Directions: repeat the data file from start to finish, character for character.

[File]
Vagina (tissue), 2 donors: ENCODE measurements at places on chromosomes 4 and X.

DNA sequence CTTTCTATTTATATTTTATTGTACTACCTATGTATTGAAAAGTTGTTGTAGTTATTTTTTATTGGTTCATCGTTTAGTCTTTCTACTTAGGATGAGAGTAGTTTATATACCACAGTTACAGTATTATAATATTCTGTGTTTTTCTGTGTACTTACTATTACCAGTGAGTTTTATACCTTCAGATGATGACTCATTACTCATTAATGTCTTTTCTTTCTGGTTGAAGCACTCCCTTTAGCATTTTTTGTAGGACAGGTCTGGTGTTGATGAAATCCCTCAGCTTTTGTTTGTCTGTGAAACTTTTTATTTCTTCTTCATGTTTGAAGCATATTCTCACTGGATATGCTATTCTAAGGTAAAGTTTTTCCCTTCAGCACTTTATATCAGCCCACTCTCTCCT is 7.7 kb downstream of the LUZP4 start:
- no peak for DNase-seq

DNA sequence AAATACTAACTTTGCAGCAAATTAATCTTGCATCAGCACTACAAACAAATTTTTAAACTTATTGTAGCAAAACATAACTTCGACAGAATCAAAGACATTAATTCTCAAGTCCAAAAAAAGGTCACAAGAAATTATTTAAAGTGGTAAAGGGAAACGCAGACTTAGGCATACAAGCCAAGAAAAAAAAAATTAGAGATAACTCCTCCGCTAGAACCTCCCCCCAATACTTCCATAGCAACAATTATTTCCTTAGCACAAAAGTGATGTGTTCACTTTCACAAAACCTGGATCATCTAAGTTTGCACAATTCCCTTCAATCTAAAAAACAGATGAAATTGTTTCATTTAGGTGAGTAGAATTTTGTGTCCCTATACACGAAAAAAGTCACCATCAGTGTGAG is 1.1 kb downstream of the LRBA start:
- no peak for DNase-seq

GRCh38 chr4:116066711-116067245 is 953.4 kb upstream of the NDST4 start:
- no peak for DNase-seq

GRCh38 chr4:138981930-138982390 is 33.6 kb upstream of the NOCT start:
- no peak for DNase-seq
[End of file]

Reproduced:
Vagina (tissue), 2 donors: ENCODE measurements at places on chromosomes 4 and X.

DNA sequence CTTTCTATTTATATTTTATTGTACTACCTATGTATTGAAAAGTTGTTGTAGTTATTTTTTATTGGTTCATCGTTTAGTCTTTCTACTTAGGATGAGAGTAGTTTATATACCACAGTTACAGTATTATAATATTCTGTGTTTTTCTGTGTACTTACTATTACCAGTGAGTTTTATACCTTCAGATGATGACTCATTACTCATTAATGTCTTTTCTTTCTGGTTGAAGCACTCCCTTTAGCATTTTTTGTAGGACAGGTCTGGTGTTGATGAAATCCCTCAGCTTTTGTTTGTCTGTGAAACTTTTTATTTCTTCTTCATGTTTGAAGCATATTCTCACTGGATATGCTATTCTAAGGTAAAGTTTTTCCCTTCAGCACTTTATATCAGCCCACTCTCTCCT is 7.7 kb downstream of the LUZP4 start:
- no peak for DNase-seq

DNA sequence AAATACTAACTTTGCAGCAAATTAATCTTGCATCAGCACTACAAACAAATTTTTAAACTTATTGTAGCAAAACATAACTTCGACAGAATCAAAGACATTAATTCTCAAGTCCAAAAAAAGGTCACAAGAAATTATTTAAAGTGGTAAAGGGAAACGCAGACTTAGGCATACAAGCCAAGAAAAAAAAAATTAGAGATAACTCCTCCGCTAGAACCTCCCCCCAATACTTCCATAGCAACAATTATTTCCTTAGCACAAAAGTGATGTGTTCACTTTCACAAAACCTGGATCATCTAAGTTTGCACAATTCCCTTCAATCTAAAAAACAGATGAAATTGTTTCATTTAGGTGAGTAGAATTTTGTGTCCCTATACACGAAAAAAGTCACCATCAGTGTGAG is 1.1 kb downstream of the LRBA start:
- no peak for DNase-seq

GRCh38 chr4:116066711-116067245 is 953.4 kb upstream of the NDST4 start:
- no peak for DNase-seq

GRCh38 chr4:138981930-138982390 is 33.6 kb upstream of the NOCT start:
- no peak for DNase-seq